The Pastaza at Mera, Pastaza Province
Amazon Basin with Pastaza River in the far west
|- elevation||4,570 m (14,990 ft)|
|- elevation||120 m (390 ft)|
|Length||710 km (440 mi)|
|Official name||Complejo de humedales del Abanico del río Pastaza|
|Designated||5 June 2002|
It has its headwaters in the Ecuadorian province of Cotapaxi, flowing off the northwestern slopes of the volcano Cotopaxi and known as the Patate River. The Patate flows south and in Tungurahua Province it is joined by the Chambo River just upstream from the town of Baños de Agua Santa just north of the volcano Mount Tungurahua and becomes the Pastaza. Seven kilometers east of Baños, it is dammed for the Agoyan hydroelectric project, which has created a silty lagoon by the village of La Cieniga. The Agoyan dam was placed in that location specifically to leave the famous Falls of Agoyan, about 5 km further downstream, intact. After the waterfall the river enters a gorge where there is very fast whitewater with class-4 rapids; it is often used for whitewater rafting although it is not considered to be of the same quality as the Tena River and is therefore less popular for the sport.
From the junction with the Chambo, the Pastaza flows almost due east for about 275 kilometres (171 mi) where it then turns south-east, as it is joined by the Topo River. The Troncal Amazonas highway parallels the river from Baños to Puyo, passing through seven tunnels, and four major waterfalls that are touristic destinations for many Ecuadorians (Agoyan and Pailon del Diablo being the most popular.) Just past the town of Santa Inez, the Pastaza River crosses into the province of Pastaza, where it forms the boundary between that province and Morona-Santiago. At the town of Mera, shortly before reaching Puyo, the river exits the mountains and flows into a wide valley, becoming wider and shallower. After Shell Mera the river becomes braided and meanders, leaving oxbows and sloughs along its route across the Amazonian floodplain.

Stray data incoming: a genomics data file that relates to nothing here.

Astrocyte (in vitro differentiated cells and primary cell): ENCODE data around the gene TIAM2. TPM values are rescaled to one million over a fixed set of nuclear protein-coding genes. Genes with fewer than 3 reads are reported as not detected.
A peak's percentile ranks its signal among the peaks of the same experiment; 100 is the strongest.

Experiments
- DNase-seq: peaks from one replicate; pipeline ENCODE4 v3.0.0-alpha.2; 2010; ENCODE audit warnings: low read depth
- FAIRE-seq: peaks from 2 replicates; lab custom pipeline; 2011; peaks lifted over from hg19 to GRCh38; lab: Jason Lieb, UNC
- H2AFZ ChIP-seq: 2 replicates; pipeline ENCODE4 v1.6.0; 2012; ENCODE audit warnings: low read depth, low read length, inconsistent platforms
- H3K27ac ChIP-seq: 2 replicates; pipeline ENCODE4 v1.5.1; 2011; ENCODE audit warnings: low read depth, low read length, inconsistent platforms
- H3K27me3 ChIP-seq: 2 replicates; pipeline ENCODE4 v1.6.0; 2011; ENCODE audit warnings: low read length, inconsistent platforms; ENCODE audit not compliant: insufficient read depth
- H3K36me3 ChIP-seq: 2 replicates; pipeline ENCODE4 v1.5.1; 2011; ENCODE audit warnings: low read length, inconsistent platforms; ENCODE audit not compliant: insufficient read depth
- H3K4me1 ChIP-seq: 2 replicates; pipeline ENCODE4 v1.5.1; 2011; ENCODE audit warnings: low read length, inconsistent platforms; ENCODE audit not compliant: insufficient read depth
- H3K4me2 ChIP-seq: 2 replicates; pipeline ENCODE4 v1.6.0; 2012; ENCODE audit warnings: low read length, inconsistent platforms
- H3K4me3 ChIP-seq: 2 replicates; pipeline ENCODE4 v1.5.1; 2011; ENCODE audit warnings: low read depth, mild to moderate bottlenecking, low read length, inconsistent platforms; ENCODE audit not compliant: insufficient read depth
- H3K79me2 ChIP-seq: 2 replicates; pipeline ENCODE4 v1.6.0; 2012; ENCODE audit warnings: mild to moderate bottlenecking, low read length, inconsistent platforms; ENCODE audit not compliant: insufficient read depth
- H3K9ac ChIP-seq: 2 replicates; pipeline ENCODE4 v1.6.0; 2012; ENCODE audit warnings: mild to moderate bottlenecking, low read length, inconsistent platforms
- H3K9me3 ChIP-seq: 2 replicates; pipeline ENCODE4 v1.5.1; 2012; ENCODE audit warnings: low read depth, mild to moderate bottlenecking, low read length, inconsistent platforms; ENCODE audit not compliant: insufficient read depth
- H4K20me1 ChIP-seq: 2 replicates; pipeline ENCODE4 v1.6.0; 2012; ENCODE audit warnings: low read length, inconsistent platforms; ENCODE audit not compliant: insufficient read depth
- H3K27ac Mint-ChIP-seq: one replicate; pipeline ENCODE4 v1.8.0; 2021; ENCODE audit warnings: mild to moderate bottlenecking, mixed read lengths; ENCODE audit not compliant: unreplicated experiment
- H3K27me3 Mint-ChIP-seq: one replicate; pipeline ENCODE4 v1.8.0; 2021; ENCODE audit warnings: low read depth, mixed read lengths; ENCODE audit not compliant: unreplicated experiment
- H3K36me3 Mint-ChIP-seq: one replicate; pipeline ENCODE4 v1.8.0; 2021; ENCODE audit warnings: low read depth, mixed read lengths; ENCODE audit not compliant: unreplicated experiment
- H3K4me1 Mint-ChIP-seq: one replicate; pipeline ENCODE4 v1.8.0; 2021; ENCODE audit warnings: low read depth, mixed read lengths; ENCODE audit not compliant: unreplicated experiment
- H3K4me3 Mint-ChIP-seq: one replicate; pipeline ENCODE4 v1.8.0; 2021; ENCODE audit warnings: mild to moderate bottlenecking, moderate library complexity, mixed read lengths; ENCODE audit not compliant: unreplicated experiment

The Pastaza has numerous tributaries, both above and below the hydroelectric dam. These contribute to its rapid flow and to its tendency to flood. On the highway side of the Pastaza, a tributary river occurs about every 3–4 km for a stretch of about 50 km; on the opposite bank, the number of tributaries is slightly lower. The major tributaries are the Chambo, Bobonaza, and Huasaga, also important are the Ambato, the Pindo, and the Puyo.
There are no major fisheries on the Pastaza River - it is primarily used as a means of transport by canoe. Its rise and fall are rapid and uncertain, and it is shallow and full of sandbanks and snags. Flooding occurs seasonally.
In Ecuador, there are very few bridges across the Pastaza. The most significant ones are in Tungurahua province - namely a large span over the exact point of headwaters, just north of Baños, and the secondary span created by the Agoyan dam. After this, bridges tend to be of the suspension type, suitable for foot or small vehicle passage only. However, it is notable that the Pastaza can be forded during the dry season in a 4x4 truck, going across the floodplains below the town of Mera.
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